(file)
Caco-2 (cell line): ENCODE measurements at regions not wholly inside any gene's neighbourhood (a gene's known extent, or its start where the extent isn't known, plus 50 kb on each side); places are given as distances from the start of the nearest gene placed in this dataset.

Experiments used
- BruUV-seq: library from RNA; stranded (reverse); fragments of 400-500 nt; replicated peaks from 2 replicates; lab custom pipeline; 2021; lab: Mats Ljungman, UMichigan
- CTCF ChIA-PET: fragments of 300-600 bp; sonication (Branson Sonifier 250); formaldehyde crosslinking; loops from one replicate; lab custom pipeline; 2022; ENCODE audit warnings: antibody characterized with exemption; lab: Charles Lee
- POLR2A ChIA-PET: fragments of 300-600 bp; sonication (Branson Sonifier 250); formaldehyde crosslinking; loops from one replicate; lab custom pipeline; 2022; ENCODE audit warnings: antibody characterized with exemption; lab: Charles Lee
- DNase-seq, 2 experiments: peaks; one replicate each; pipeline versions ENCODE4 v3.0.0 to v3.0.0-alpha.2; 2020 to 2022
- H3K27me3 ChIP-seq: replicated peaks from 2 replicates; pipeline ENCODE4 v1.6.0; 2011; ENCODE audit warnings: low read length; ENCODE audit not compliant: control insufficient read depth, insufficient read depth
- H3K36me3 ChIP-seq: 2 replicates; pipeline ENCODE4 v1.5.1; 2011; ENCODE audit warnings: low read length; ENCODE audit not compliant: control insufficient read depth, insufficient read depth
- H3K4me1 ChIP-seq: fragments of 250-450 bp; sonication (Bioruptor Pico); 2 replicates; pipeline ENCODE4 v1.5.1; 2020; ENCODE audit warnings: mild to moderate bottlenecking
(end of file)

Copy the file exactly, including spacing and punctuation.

Caco-2 (cell line): ENCODE measurements at regions not wholly inside any gene's neighbourhood (a gene's known extent, or its start where the extent isn't known, plus 50 kb on each side); places are given as distances from the start of the nearest gene placed in this dataset.

Experiments used
- BruUV-seq: library from RNA; stranded (reverse); fragments of 400-500 nt; replicated peaks from 2 replicates; lab custom pipeline; 2021; lab: Mats Ljungman, UMichigan
- CTCF ChIA-PET: fragments of 300-600 bp; sonication (Branson Sonifier 250); formaldehyde crosslinking; loops from one replicate; lab custom pipeline; 2022; ENCODE audit warnings: antibody characterized with exemption; lab: Charles Lee
- POLR2A ChIA-PET: fragments of 300-600 bp; sonication (Branson Sonifier 250); formaldehyde crosslinking; loops from one replicate; lab custom pipeline; 2022; ENCODE audit warnings: antibody characterized with exemption; lab: Charles Lee
- DNase-seq, 2 experiments: peaks; one replicate each; pipeline versions ENCODE4 v3.0.0 to v3.0.0-alpha.2; 2020 to 2022
- H3K27me3 ChIP-seq: replicated peaks from 2 replicates; pipeline ENCODE4 v1.6.0; 2011; ENCODE audit warnings: low read length; ENCODE audit not compliant: control insufficient read depth, insufficient read depth
- H3K36me3 ChIP-seq: 2 replicates; pipeline ENCODE4 v1.5.1; 2011; ENCODE audit warnings: low read length; ENCODE audit not compliant: control insufficient read depth, insufficient read depth
- H3K4me1 ChIP-seq: fragments of 250-450 bp; sonication (Bioruptor Pico); 2 replicates; pipeline ENCODE4 v1.5.1; 2020; ENCODE audit warnings: mild to moderate bottlenecking